“Mars: Not what it used to be  ”

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Georgia NASA STEM Day September 28, 2013 Nancy Sills sills-n@harris.k12.ga.us. “Mars: Not what it used to be  ”. Elementary Georgia Performance Standards

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Georgia NASA STEM Day

September 28, 2013

Nancy Sills

sills-n@harris.k12.ga.us

### “Mars: Not what it used to be”

Elementary Georgia Performance Standards

3rd grade-S3P1. Students will investigate how heat is produced and the effects of heating and cooling, and will understand a change in temperature indicates a change in heat.

d. Use thermometers to measure the changes in temperatures of water samples (hot, warm, cold) over time.

Measure using thermometers the changes in temperature over time of water samples (hot, warm, and cold)

4th grade – S4E3. Students will differentiate between the states of water and how they relate to the water cycle and weather.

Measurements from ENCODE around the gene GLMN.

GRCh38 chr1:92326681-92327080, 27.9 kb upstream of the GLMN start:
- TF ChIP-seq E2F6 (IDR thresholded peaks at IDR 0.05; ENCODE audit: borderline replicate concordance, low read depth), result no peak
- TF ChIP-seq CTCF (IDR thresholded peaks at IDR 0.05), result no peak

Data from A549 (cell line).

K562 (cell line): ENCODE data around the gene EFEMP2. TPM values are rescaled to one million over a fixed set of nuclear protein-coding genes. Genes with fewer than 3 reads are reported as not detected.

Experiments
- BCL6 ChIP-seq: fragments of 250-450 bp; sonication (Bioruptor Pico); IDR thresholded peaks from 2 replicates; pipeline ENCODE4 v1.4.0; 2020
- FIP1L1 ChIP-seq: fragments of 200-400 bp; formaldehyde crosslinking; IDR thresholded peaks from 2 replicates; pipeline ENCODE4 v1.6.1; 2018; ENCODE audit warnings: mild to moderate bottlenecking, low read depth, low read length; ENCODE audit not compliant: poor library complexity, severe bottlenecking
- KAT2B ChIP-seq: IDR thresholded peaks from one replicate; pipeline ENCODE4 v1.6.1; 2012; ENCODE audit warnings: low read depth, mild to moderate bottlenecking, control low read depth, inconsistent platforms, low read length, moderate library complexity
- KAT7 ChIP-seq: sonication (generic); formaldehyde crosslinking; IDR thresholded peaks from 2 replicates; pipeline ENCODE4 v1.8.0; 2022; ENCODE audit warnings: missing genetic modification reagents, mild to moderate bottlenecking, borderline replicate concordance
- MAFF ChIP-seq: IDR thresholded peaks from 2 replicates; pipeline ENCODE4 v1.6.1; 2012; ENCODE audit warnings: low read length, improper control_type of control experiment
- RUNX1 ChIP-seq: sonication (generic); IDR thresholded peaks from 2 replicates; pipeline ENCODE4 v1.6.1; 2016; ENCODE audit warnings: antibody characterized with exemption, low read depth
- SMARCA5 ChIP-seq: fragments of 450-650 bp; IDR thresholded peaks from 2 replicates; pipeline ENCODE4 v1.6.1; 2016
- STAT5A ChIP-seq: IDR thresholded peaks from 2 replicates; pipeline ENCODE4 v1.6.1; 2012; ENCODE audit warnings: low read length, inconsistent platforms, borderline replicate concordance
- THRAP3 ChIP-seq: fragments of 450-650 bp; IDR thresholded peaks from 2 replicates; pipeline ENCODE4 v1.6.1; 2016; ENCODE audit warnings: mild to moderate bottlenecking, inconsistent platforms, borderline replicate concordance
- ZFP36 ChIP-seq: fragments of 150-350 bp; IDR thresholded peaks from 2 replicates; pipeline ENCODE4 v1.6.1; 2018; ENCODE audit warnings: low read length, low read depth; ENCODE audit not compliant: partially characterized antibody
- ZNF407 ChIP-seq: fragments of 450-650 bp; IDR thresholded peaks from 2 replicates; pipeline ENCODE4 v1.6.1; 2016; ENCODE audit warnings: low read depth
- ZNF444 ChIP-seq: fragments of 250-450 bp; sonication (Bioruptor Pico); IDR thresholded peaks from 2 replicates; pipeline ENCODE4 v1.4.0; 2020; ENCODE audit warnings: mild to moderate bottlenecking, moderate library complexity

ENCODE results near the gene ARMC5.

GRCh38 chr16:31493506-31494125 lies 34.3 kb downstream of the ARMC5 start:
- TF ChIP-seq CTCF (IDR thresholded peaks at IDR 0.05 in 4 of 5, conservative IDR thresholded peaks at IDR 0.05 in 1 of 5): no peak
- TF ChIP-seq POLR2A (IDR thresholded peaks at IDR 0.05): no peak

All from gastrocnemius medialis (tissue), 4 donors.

a. Demonstrate how water changes states from solid (ice) to liquid (water) to gas (water vapor/steam) and changes from gas to liquid to solid.

b. Identify the temperatures at which water becomes a solid and at which water becomes a gas.

Demonstrate how water changes states, such as: solid to liquid

liquid to gas

gas to liquid

liquid to solid

Identify the temperature at which water becomes a solid and at which water becomes a gas.

5th grade – S5P2. Students will explain the difference between a physical change and a chemical change.

b. Recognize that the changes in state of water (water vapor/steam, liquid, ice) are due to temperature differences and are examples of physical change.

c. Investigate the properties of a substance before, during, and after a chemical reaction to find evidence of change.

Explain that temperature differences can cause a physical change/change of state in water, such as:

water vapor/steam

liquid

ice

S6E3. Students will recognize the significant role of water in earth processes.

a. Explain that a large portion of the Earth’s surface is water, consisting of oceans, rivers, lakes, underground water, and ice.

S6E1. Students will explore current scientific views of the universe and how those views evolved.

c. Compare and contrast the planets in terms of

Size relative to the earth

Surface and atmospheric features

Relative distance from the sun

Ability to support life

f. Describe the characteristics of comets, asteroids, and meteors.

Many scientists think that Mars might have had a stronger global magnetic field billions of years ago, when water once flowed on its surface.